Pearls of wisdom: Letter to an aspiring nurse

By | 2022-05-06T15:50:22-04:00 August 25th, 2014|0 Comments

We each have our own wisdom, every piece unique and precious, cultivated over personal time and experience. That’s what makes them pearls. These are some pearls of wisdom I would share with an aspiring nurse. I wonder, what would you say?

Dear Aspiring Nurse,

I’m so happy you’re here. You have your own gifts and talents to share with your patients and your team. Cultivate those gifts. Be kind to yourself. Remember your strengths.

Don’t judge yourself by your NCLEX performance. It’s OK if you needed to take it more than once (or more than three times). While a standardized test is the best way we know how to regulate who is awarded a nursing license, it is not a determining factor in whether or not you will be the greatest nurse on the planet. Once you’ve passed that test, celebrate all of the small things. Celebrate receiving your first license in the mail, your first work ID that says RN, your first patient that thanks you for taking good care.

Expect feedback. You can learn from it. Expect mistakes. You will forgive yourself and move on.

Stay informed. Know what’s going on in healthcare policy. Subscribe to a journal and read it. Or choose a topic that interests you and conduct some informal research. Think on a large scale. It will help you hone your craft.

Be vocal. If something’s wrong, say it. Write op-eds and letters to the editor. Submit your stories to nursing publications and healthcare blogs. Join a nursing organization and let them guide you on your path to becoming a nurse leader and advocate.

Take care of yourself. It cannot be said enough. If you don’t take care of yourself, how will you possibly take the best care of others? Learn self-care habits early on. It will save you from burnout and it will brighten your own light, allowing you to illuminate the world around you.

Read about some of the harder to teach aspects of nursing, including having difficult conversations and being comfortable around death and dying. This will only help decrease your anxieties by giving you tools to recognize and deal with challenging moments as they arise.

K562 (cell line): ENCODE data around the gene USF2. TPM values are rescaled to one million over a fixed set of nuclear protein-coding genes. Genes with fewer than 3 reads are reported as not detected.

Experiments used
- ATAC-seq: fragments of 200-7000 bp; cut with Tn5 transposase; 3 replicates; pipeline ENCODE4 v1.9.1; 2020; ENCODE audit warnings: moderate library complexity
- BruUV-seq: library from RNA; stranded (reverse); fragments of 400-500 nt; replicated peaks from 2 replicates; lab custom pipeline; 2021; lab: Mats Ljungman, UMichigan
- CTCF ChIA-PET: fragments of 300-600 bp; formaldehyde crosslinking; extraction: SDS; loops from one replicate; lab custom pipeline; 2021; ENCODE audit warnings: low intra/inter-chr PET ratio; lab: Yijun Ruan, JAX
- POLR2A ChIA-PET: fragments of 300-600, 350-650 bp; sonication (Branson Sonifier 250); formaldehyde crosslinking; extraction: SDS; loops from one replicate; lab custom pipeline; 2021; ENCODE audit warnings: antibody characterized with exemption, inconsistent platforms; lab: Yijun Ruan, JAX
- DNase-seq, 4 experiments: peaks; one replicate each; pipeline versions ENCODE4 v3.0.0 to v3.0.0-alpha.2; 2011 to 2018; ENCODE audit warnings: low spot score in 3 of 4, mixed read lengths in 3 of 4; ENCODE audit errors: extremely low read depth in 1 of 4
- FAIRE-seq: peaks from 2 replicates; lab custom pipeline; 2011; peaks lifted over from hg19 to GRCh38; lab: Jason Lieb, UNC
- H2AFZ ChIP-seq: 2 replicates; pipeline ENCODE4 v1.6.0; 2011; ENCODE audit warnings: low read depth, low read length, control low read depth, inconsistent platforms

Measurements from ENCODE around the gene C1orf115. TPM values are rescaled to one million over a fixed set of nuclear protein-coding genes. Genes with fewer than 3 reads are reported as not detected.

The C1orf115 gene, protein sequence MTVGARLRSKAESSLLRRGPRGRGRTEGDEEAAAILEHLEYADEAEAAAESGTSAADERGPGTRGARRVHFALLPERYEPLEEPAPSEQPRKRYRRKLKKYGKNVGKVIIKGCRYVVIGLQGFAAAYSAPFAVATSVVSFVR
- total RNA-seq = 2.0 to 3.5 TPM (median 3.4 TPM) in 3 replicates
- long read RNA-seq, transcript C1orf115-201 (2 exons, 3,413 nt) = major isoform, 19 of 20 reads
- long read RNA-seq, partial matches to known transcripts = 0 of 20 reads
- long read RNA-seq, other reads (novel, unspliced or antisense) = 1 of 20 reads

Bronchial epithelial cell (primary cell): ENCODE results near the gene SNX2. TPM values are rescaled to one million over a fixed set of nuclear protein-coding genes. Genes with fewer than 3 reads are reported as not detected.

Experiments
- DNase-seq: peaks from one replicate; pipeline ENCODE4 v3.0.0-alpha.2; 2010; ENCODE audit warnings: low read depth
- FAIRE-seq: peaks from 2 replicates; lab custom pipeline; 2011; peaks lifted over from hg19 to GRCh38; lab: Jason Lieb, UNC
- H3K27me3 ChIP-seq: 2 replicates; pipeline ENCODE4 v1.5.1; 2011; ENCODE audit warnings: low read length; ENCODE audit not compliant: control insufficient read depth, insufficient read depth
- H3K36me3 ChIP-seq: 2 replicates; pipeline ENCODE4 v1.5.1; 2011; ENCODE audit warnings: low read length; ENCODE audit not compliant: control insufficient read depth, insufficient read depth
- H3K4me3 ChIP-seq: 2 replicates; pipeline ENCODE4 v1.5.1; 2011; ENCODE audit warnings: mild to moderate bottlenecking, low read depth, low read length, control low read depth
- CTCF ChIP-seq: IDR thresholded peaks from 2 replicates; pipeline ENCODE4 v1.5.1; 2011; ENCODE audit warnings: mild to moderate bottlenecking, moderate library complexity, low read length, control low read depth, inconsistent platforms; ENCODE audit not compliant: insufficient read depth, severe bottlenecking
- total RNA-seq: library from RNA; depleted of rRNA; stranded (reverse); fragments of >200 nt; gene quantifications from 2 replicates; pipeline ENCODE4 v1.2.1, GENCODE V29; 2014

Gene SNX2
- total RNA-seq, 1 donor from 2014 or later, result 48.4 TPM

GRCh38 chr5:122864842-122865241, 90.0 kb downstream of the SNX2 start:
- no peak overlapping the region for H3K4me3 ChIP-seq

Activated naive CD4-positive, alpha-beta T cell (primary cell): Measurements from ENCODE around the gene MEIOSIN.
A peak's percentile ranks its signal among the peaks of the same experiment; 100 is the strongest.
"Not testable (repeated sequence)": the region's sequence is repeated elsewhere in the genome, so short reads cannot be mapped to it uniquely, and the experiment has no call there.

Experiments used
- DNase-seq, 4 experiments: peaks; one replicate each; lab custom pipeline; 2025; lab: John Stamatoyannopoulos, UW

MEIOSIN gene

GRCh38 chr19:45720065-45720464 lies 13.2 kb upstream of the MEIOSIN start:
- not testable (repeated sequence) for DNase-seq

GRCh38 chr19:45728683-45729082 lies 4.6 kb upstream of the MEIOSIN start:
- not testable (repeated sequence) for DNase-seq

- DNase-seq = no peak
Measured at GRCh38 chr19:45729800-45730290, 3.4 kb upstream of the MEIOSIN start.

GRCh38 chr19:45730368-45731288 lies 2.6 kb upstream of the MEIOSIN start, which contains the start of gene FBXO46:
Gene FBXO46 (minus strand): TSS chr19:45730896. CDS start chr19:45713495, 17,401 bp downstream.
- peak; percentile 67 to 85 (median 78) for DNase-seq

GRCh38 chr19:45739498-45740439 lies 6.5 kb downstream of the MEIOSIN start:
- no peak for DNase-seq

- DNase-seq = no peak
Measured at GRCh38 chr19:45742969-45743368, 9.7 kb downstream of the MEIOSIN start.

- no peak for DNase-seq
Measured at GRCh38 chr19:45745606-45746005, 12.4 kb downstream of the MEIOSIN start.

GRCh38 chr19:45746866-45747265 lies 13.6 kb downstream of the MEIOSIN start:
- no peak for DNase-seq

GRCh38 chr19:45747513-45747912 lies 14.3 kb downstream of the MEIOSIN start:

Don’t apologize too much. No beginning a phone call with “I’m sorry to bother you” when you must call a surgeon at 2 a.m. If your patient’s status requires that the surgeon be called, then the surgeon must be called. Or if you can’t pick up someone’s shift because your week has just been too hard, then you simply cannot.

Apologize when it counts. You will make mistakes. Some of them will involve patients, some will involve other coworkers. Tempers will get lost. One of those lost tempers might be yours. Admitting when you’ve done something wrong takes guts, feels good and helps foster mutual trust and respect.

Use the C words: Concern. Colleague. Consult.

“Concern” comes in handy when you disagree with a coworker, a physician, or a patient. “I’m concerned that … ” helps you frame a statement without attacking the other player. “Colleague” is a term used to refer to other members of the healthcare team, both within your discipline and across it. Just using the word “colleague” helps assert the professional standing you already have. “Consult” can serve as a more formal way of saying, “Let me check with a more senior nurse, or let me discuss with the resident.” Using the term “consult” is a way of communicating that you’d like to spend some time exploring an issue with other members of your team before making a decision. It’s also a comforting word to patients that enables you to maintain a level of trust with them, while still showing transparency that you don’t always have all of the answers.

Find a mentor. If you work with someone who you think of as a mentor, let them know. Ask if you can meet every once in a while. If your institution has a mentor program, and you’re placed with someone who isn’t compatible, that’s OK, too. Find someone else. Maybe your mentor isn’t in your workplace. Maybe she’s your mom’s friend who’s a nurse with 40 years of experience and who sends you the occasional encouraging email when you reach out. Keep looking until you find the mentor who will support you as you grow.

Never hesitate to see a mental health professional. Becoming a nurse is hard. It’s rigorous, it’s stressful and, at times, it’s downright scary. The process is harder for some than it is for others. Whether you have institutional support, a great preceptor, a wonderful mentor, or none of those, have a low threshold for seeking help from a mental health professional. You do not have to go through this alone.

And lastly, remember this journey. Because one day, it will seem so far away. But there will be a steady stream of nurses marching in your footsteps. And they will need you. Just as you need the nurses who’ve surrounded you, gently guiding you where you’ve needed to go.

Take care,
Meaghan O’Keeffe, RN, BSN

P.S. Nursing is a profession built on mentorship. Formal or informal, through long heart-to-hearts or a few passing words of encouragement, nurse mentors are all around us., in partnership with The Campaign for Nursing’s Future by Johnson & Johnson, wants to celebrate all of the ways that mentorship influences nurses each and every day.

That’s why we encourage you to submit your story to The Next Shift, a column, video or audio recording by you, which shines light on the beautiful mentoring relationships that can be found anywhere one might look. Submit your experience here. Tell us about a time that you mentored another or that a mentor influenced you. Add your voice to the string of wisdom pearls. Your story is important.


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